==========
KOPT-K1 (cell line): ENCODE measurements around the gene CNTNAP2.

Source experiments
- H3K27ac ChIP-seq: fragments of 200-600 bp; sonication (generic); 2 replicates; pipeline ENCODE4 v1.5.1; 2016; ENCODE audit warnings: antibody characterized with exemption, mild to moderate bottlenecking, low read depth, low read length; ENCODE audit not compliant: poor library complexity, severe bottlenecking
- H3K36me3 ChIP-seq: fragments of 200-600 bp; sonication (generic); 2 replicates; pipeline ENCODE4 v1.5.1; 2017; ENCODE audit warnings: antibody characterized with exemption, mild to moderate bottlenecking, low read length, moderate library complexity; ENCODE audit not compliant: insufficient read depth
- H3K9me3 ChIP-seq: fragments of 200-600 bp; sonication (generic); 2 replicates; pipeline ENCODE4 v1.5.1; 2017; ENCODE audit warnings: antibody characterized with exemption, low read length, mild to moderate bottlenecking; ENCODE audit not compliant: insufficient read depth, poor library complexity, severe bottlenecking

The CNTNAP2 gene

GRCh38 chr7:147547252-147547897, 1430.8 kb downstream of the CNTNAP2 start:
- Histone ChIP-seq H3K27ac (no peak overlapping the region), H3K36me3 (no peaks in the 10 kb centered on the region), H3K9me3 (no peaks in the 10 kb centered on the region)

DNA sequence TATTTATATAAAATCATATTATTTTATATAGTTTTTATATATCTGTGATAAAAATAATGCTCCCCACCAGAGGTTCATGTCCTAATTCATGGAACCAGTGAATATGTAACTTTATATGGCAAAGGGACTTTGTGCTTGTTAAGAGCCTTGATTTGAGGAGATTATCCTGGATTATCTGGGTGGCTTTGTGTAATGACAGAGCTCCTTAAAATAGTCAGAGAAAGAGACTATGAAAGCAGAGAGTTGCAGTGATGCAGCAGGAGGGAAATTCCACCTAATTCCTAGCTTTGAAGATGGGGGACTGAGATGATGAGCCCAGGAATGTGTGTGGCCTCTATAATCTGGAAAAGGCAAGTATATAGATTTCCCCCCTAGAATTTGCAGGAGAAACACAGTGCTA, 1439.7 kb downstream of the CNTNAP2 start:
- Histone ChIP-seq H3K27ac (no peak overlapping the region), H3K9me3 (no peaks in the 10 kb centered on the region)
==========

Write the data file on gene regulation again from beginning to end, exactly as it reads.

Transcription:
KOPT-K1 (cell line): ENCODE measurements around the gene CNTNAP2.

Source experiments
- H3K27ac ChIP-seq: fragments of 200-600 bp; sonication (generic); 2 replicates; pipeline ENCODE4 v1.5.1; 2016; ENCODE audit warnings: antibody characterized with exemption, mild to moderate bottlenecking, low read depth, low read length; ENCODE audit not compliant: poor library complexity, severe bottlenecking
- H3K36me3 ChIP-seq: fragments of 200-600 bp; sonication (generic); 2 replicates; pipeline ENCODE4 v1.5.1; 2017; ENCODE audit warnings: antibody characterized with exemption, mild to moderate bottlenecking, low read length, moderate library complexity; ENCODE audit not compliant: insufficient read depth
- H3K9me3 ChIP-seq: fragments of 200-600 bp; sonication (generic); 2 replicates; pipeline ENCODE4 v1.5.1; 2017; ENCODE audit warnings: antibody characterized with exemption, low read length, mild to moderate bottlenecking; ENCODE audit not compliant: insufficient read depth, poor library complexity, severe bottlenecking

The CNTNAP2 gene

GRCh38 chr7:147547252-147547897, 1430.8 kb downstream of the CNTNAP2 start:
- Histone ChIP-seq H3K27ac (no peak overlapping the region), H3K36me3 (no peaks in the 10 kb centered on the region), H3K9me3 (no peaks in the 10 kb centered on the region)

DNA sequence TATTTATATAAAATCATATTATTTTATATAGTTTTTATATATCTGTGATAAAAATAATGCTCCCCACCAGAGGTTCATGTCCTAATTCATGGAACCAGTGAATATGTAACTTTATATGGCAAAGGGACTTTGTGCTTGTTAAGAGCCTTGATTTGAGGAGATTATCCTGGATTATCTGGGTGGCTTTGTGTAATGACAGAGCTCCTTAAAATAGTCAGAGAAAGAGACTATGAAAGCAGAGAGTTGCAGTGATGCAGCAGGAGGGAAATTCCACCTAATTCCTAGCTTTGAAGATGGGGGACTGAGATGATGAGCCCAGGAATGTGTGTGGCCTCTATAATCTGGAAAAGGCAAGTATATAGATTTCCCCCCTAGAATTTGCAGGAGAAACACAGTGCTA, 1439.7 kb downstream of the CNTNAP2 start:
- Histone ChIP-seq H3K27ac (no peak overlapping the region), H3K9me3 (no peaks in the 10 kb centered on the region)